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Not enough crime near Hopkins for a police force

A majority of Baltimore's state senators have voted to endorse legislation to create an armed Johns Hopkins police force — clearing a major hurdle to the bill’s passage. By a vote of 3-2, delegation backed legislation authorizing the force. The amended bill would impose limits on patrol areas. (Luke Broadwater / Baltimore Sun video)

Before the final vote on Johns Hopkins' bid for its own police force, lawmakers should reflect on the fact that an overwhelming amount of all violent crime in Baltimore City occurs in a small fraction of its neighborhoods (“Johns Hopkins police force bill clears major hurdle with endorsement by Baltimore senators,” Mar. 7). The Hopkins Homewood campus and its surroundings are not part of that fraction. Based in this area, the Abell, Remington and Harwood community associations know this and oppose the university’s bid for its own police department.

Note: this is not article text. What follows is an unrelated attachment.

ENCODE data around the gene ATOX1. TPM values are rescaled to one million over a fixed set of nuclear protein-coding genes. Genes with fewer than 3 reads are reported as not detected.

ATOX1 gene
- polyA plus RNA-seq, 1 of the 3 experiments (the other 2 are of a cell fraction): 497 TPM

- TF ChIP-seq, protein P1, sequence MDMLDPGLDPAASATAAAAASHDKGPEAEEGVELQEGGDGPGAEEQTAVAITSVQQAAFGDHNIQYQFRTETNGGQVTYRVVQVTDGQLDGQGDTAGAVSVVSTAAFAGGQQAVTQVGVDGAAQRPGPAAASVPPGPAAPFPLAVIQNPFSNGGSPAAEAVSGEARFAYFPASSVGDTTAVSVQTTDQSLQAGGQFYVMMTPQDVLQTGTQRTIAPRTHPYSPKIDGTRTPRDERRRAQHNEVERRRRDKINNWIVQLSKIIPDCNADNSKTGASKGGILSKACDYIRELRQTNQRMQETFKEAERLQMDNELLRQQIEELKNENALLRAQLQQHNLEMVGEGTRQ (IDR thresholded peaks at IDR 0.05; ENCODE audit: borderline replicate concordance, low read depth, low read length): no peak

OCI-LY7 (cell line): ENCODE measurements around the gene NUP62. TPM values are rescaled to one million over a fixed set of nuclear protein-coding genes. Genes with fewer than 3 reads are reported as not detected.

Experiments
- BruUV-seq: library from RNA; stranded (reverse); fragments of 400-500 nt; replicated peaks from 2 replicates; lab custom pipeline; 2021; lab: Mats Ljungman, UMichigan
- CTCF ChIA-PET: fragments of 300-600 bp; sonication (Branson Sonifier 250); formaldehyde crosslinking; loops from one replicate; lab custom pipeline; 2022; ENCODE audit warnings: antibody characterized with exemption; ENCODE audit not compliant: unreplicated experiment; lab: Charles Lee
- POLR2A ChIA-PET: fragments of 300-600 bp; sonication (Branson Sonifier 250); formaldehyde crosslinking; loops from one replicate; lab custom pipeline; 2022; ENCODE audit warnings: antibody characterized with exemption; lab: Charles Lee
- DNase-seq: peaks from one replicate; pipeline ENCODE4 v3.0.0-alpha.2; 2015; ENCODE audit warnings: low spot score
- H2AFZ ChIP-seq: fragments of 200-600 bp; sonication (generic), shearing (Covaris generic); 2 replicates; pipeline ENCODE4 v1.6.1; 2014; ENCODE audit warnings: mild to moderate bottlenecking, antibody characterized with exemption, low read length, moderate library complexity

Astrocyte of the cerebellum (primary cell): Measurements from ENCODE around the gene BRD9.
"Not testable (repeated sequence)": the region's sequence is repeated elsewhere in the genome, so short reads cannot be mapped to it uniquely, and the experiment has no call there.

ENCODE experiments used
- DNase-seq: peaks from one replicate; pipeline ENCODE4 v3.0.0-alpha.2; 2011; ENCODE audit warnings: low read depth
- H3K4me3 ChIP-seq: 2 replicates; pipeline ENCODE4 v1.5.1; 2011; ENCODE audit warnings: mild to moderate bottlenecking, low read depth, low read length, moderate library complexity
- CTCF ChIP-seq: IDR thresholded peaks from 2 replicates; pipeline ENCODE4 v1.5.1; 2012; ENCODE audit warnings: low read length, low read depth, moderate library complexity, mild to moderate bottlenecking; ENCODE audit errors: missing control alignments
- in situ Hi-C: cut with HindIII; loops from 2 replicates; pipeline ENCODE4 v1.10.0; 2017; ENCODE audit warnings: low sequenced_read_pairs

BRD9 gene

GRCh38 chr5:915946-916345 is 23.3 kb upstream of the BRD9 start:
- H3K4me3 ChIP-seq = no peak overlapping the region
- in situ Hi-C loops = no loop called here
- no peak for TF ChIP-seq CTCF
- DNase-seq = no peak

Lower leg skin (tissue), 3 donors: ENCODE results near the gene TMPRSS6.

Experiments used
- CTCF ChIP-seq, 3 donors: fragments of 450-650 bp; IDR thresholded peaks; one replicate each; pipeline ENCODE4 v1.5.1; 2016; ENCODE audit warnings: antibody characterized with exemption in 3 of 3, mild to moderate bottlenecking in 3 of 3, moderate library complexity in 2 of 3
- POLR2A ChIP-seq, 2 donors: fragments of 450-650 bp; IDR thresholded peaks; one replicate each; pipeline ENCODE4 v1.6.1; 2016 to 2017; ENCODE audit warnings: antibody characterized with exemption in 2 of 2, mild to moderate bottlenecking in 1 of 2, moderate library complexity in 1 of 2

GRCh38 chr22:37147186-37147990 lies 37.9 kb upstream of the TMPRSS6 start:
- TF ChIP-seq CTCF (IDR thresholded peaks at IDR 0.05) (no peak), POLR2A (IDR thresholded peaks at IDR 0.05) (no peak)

Lawmakers should also consider that the Baltimore police need access to all available talent as the consent decree moves forward and a new commissioner sets his course. Hopkins' most impactful contribution to crime reduction in this setting would be for them to return the highly capable officers they have poached from the Baltimore police and let her commitment to recruiting, training and sustaining a model department be put to work for all city residents, not just those under the university's purview.

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Jo Ann O. Robinson, Baltimore

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